(UPDATED Thur 7:10pm, adding Grace Fu’s quotes)
Senior Minister of State for Ministry of Environment and Water Resources Grace Fu said the public might have misunderstood the remarks she made on her Facebook page on Wednesday.
In her latest Facebook post made at about 5pm on Thursday, she responded to the barrage of comments critical of her earlier remarks by saying she is “honoured” to be given the opportunity to serve the people.
“Thank you for all your candid views. I respect all of them. I realise my last posting could have been misunderstood. The committee has done a thorough job with a substantial recommendation over a fairly emotive topic. I accept and respect the recommendations,” she wrote.
However, she also maintained her position about the tradeoffs of further lowering ministerial salaries.
“I am honoured to be given the opportunity to serve the people. However, it may not be wise to call for the tradeoffs to be tilted further to an extent that it dissuades good people from coming forward in future,” she added.
In her previous remark on Wednesday in response to the proposed salary revisions, Fu, who is also Senior Minister of State for the Ministry of Communication, Information and the Arts, hinted that further reduction in ministerial salaries might deter anyone from considering political office.
“When I made the decision to join politics in 2006, pay was not a key factor. Loss of privacy, public scrutiny on myself and my family and loss of personal time were,” Fu had said.
She added that, “The disruption to my career was also an important consideration. I had some ground to believe that my family would not suffer a drastic change in the standard of living even though I experienced a drop in my income. So it is with this recent pay cut.”
However, she reiterated that it may not be “wise to call for the tradeoffs to be tilted further to an extent that it dissuades good people from coming forward in future”.
Prior to joining politics in 2006, Fu was CEO of PSA Corporation (Southeast Asia and Japan). During her 10-year career at the Singapore port operator, she steadily rose through the ranks, holding various appointments in finance and marketing before becoming regional CEO.
As of Thursday afternoon, her post had drawn over 730 comments with more than 821 shares. Most criticised her, questioning if local politicians were motivated by public service or by million-dollar salaries already deemed to be the highest in the world.
Unveiling its report on Wednesday, the Ministerial Salary Review Committee proposed a 36 per cent pay cut for the Prime Minister, a 51 per cent cut for the President and a 37 per cent cut for entry-grade ministers.
Facebook user, Raziff Hamid, wrote on his Facebook wall that in past decades when former prime minister Lee Kuan Yew and the first generation leaders were in charge, people entered politics driven by their altruism, unselfish regard or devotion towards welfare of its citizens.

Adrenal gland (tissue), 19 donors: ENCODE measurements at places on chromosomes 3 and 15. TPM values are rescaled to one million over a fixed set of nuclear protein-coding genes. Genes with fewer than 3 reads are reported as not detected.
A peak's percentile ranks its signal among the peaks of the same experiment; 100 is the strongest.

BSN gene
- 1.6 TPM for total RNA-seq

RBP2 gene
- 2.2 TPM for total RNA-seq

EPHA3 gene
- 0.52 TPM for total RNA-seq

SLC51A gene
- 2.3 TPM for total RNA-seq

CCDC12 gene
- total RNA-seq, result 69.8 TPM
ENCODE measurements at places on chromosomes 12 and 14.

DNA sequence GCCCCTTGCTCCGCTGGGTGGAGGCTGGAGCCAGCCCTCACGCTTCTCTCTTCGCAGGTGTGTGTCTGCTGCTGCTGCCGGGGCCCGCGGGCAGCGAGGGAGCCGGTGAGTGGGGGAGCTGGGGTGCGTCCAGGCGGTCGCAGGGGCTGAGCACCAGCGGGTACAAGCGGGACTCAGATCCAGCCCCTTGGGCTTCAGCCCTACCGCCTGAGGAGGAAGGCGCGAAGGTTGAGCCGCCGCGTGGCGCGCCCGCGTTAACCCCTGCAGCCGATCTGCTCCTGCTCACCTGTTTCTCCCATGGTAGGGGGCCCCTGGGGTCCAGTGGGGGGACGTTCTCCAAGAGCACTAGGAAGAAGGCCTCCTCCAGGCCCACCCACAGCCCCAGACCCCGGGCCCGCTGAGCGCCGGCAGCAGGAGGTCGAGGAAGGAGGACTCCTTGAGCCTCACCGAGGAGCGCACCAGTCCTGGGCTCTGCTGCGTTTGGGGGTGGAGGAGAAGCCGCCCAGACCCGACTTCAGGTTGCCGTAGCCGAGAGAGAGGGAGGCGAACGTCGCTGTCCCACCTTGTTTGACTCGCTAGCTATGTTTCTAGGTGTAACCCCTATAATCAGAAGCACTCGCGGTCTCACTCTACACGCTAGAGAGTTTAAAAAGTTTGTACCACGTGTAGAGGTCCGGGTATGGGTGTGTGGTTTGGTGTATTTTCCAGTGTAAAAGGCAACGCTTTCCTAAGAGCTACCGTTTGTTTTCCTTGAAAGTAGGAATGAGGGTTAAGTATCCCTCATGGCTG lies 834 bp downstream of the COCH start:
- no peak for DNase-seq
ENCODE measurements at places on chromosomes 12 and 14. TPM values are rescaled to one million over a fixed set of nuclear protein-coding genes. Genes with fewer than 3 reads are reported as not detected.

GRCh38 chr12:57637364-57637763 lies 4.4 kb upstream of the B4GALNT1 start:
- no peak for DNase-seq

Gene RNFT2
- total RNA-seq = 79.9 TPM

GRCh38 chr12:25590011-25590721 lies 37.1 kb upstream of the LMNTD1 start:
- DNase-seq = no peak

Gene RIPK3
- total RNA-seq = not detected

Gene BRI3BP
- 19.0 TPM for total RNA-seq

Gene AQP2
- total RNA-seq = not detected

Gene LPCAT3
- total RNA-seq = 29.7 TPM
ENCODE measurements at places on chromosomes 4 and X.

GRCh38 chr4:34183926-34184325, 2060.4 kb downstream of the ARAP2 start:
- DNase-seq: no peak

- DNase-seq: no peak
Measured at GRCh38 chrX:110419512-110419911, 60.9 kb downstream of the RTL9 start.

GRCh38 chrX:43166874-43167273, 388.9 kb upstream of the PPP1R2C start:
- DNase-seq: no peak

“However the same sentiments did not cascade down to the next generation either by the folly of their own policies or this is just an exception... sad day for politics,” he said.
Another user Ivy Tan said she finds it “disturbing” that local politicians are not motivated by public service.
She said, “You can have all the paper qualifications and impressive work experiences in the world, but if you’ve got no inherent passion for your job, you’ll never be able to make a big difference.”
Jia Jun Ng also noted on his Facebook post that the main objective in participating in politics is to be the bridge between the government and its people.
“If one has the passion for it to make a difference, why will this affect their decision to join? The pay cut is not that ridiculous judging from the current economy we are in,” he said.
‘Fu’s comments reasonable’
On the opposite end of the discussion, netizens have defended Fu’s remarks which they said were fair.
User Joshua Hoe Tian Ming pointed out that none of the posts critical of the minister’s comments have refuted her point that politics is a career in the public eye and that loss of privacy for the politician and his or her family is a huge price to pay.
The term "public service" also does not mean one must be poorly compensated, said Hoe. “Just because politicians are supposed to be serving society at large, including the poor and unemployed, does not mean their pay should be pegged to that,” he wrote.
“If they fail to serve, punish them by voting them out, not by a misconstrued notion that they only deserve what their poorest constituents are getting,” he added.
User Kai Li Tan also defended Fu, who is also MP for Yuhua, saying she was only voicing out her honest opinion. Tan noted that only an “idealist and simpleton” would expect those joining politics to serve solely for passion or the public.
“As much as I do not think it (is) justified to overpay our ministers or political office holders, I do believe passion alone cannot feed the stomach. Political figures or not, everyone has a family to care for and personal dreams and desires to achieve,” said Tan.
User Thian Beng Yap also took issue with the way some fellow citizens criticised MPs on every front without “any wisdom”.
While the government does commit mistakes, he believes in its sincerity to serve the nation, and that ultimately this same value will help win the country over, he said, adding, “Like some would say, politics is a thankless job.”